Polish is the official language of Poland. It belongs to the family of Indo-European languages, and the group of West Slavic languages (alongside Czech, Slovak, Kashubian, Lower Sorbian, Upper Sorbian and the now defunct Polabian language). It is believed to be one of the most difficult languages in the world.
It is estimated that an average Pole has an active vocabulary of approximately 30,000 words, and a passive vocabulary of around 100,000 words which he or she does not use. According to the philologists from the University of Bialystok, it is enough to know the 1200 most frequently used words to communicate in Polish.
The Polish alphabet is based on the Latin alphabet and consists of 32 letters. It includes seven digraphs (sz, rz, cz, ch, dz, dż, dź), one trigraph (dzi) and nine letters formed using diacritics (ą, ć, ę, ł, ń, ó, ś, ź, ż).
There are seven grammatical cases and types of coniugation. Cases apply to nouns, adjectives, and participles in the function of modifiers, pronouns substituting nouns, adjectives and numerals, as well as numerals.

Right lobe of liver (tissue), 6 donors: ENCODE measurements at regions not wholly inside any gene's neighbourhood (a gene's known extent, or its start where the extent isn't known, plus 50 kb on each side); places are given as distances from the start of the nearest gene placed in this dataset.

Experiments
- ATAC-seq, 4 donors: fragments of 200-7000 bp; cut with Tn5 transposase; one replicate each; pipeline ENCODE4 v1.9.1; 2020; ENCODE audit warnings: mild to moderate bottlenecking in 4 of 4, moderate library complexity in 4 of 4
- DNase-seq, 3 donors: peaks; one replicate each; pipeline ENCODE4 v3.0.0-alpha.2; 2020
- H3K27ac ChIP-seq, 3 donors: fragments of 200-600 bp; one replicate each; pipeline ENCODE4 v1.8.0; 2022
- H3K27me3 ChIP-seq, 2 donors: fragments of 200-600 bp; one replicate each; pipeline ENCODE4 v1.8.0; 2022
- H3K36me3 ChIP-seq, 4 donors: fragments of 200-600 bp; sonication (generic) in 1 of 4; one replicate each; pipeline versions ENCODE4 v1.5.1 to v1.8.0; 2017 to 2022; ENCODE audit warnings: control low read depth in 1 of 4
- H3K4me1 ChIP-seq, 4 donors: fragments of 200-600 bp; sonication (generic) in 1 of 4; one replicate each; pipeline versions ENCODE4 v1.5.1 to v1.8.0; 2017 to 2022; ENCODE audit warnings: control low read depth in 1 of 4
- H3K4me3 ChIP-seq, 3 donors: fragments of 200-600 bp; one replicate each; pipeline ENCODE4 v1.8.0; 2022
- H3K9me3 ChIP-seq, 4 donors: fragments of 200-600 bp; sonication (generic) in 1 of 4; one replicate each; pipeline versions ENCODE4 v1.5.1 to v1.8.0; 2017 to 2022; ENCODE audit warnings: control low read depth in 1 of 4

The oldest sentence in the Polish language: ‘Day, ut ia pobrusa, a ti poziwai’ was written in 1270 in Wrocław, in the Book of Henryków. Fifteen years later, at the gathering in Łęczyca, it was decided that the Polish language will be used next to Latin in cloister and cathedral schools.
The Polish language has been influenced by Latin, Greek, German, Czech, Ruthenian, Turkish, French, Italian, Russian, Hungarian and Yiddish. Currently, it is most influenced by the lingua franca of our times – the English language.
The main dialects of the Polish language include: Greater Polish, Lesser Polish, Silesian, Masovian, Chełm-Kociewie-Warmian and North- and South-Eastern Borderlands’ dialects.